Figure 1: Patient’s pH, serum lactate and bicarbonate levels over time
This shows the patient’s severely depressed pH over time (blue line) and the markedly elevated lactate level (red line over the same time period, correlated to the serum bicarbonate (green line)

Figure 2: Relationship between initial venous lactate level and fitted 28-day mortality, using a fractional polynomial regression

This shows the relationship of increasing levels of lactate and increasing 28 day mortality. Mortality rates are quite significant and more pronounced if systemic shock is present, Mikkelsen, et al. [14]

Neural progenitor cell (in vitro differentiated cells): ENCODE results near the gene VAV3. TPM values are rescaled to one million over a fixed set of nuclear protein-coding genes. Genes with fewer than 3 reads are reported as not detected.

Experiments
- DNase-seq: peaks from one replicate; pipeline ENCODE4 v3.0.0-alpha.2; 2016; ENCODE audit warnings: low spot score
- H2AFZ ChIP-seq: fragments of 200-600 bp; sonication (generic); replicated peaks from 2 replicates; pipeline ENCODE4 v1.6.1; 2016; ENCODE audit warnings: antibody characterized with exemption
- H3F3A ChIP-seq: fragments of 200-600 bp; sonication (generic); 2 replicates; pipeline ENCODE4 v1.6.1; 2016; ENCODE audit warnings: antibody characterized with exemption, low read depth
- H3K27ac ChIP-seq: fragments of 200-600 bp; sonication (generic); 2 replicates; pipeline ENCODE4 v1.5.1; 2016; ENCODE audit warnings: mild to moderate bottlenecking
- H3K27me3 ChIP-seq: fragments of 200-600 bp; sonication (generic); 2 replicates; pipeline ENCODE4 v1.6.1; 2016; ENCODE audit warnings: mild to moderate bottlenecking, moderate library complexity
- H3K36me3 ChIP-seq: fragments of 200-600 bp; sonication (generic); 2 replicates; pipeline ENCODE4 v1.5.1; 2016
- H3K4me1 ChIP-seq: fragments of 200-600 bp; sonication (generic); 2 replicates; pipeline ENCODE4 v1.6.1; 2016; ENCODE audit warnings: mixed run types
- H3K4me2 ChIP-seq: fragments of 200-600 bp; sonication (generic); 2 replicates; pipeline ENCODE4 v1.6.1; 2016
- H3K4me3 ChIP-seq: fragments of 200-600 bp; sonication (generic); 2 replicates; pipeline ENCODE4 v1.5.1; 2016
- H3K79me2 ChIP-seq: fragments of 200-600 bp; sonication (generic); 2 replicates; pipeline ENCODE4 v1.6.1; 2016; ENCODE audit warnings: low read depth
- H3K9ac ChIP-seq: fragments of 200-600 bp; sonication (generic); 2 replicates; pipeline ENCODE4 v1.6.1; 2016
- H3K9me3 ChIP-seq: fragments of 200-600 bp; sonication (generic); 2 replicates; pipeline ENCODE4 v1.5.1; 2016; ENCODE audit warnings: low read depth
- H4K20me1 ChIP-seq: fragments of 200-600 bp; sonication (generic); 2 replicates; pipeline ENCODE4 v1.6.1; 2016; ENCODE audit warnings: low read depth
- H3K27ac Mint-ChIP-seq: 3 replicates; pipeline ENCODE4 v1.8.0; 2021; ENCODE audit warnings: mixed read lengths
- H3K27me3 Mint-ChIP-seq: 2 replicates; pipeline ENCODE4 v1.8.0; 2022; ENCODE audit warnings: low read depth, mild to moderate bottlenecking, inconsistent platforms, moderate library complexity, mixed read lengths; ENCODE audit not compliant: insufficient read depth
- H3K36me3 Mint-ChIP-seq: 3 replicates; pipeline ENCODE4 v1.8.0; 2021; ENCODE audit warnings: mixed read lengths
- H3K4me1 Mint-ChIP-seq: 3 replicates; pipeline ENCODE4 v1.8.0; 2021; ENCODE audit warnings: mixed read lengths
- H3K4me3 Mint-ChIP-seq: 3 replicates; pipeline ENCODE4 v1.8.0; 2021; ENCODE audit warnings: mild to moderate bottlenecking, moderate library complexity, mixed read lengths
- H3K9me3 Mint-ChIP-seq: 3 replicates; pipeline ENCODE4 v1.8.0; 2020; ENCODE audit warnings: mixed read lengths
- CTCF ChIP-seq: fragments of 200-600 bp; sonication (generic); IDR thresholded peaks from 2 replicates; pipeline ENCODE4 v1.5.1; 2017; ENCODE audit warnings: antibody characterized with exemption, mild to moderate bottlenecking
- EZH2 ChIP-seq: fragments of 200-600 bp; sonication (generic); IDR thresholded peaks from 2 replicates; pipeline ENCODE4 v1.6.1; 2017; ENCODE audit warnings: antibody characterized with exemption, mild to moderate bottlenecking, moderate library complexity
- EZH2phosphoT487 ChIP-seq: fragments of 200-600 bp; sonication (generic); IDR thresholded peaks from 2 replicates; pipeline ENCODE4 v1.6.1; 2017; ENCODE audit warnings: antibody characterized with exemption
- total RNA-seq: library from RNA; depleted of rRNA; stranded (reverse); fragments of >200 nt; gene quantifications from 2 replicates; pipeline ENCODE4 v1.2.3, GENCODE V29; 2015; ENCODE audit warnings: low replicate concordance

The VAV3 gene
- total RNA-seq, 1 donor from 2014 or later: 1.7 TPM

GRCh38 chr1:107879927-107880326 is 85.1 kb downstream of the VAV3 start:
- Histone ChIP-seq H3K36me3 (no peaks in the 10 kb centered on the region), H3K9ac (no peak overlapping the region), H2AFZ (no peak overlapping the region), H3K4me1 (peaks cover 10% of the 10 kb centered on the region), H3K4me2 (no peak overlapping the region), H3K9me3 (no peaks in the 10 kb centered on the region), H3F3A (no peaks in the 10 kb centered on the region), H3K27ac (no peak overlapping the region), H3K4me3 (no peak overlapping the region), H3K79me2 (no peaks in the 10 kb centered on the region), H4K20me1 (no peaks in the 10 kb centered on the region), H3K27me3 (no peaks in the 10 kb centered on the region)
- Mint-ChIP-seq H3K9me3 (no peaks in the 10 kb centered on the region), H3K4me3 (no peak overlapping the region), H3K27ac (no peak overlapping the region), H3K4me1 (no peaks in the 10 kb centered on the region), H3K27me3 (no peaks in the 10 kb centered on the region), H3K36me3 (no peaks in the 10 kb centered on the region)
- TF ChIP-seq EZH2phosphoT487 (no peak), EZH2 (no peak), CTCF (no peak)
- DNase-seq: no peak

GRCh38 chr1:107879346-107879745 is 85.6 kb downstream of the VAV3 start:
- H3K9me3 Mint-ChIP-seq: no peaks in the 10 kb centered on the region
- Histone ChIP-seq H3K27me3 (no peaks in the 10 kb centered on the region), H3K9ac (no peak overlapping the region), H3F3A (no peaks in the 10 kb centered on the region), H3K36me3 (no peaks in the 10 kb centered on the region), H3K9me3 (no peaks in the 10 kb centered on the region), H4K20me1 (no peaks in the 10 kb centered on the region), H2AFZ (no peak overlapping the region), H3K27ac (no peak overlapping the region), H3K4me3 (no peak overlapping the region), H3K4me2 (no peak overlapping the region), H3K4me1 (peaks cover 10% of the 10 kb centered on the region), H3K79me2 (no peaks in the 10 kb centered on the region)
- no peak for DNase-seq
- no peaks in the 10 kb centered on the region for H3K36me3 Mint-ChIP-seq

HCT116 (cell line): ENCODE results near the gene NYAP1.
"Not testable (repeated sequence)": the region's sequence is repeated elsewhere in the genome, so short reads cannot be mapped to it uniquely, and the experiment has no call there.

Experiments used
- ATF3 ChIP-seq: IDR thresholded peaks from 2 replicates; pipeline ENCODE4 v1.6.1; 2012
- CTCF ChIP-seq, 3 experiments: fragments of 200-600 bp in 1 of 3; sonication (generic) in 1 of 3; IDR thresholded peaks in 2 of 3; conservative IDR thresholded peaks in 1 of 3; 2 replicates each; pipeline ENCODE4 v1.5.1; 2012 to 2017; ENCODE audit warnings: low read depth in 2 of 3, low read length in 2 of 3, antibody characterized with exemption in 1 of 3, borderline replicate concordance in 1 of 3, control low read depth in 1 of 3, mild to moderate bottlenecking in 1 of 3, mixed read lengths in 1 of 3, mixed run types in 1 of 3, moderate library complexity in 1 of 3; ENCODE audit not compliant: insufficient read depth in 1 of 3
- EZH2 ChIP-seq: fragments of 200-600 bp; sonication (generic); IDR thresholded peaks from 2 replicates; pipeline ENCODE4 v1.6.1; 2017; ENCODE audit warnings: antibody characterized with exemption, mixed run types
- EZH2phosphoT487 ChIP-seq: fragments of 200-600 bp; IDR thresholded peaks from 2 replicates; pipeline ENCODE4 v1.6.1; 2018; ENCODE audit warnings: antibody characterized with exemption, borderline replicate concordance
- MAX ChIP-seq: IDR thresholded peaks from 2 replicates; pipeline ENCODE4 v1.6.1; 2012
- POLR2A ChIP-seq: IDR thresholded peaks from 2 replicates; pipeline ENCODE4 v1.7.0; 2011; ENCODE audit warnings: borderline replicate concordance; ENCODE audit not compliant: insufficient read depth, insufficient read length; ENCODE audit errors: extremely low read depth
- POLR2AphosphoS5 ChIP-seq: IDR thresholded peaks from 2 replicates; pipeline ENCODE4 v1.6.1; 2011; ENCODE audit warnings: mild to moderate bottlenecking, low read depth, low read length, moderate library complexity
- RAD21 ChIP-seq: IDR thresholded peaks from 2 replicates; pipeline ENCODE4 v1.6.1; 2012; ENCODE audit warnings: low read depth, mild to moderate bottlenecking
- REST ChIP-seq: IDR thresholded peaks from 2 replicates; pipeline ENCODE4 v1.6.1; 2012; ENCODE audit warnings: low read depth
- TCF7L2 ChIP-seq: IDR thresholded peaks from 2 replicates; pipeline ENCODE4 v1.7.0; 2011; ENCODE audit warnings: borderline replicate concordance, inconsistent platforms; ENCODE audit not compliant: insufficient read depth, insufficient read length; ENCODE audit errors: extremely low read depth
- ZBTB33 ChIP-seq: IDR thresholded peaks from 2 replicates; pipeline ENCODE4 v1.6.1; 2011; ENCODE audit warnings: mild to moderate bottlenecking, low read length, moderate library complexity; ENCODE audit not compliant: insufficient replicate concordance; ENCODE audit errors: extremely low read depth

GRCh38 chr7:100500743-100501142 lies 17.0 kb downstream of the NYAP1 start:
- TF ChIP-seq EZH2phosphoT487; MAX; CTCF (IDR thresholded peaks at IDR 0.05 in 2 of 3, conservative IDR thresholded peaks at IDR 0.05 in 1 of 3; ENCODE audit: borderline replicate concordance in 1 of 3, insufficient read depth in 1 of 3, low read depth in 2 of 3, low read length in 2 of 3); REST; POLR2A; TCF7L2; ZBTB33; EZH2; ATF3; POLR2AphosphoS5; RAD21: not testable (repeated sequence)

Figure 3: Odds ratio for metformin-associated lactic acidosis (MALA) mortality by serum lactate level
In this systematic review, serum lactate levels above 15-20 mmol/L were associated with a sharp rise in mortality. Solid lines represent adjusted odds ratios based on restricted quadratic splines for the serum lactate level, with knots at the 10th, 50th, and 90th percentiles. The shaded green region represents upper and lower 95% CIs. The reference value was set at 10th percentile. The bars represent a histogram of serum distribution among enrolled cases (the extreme tails of the histogram were truncated), Yeh, et al. [21]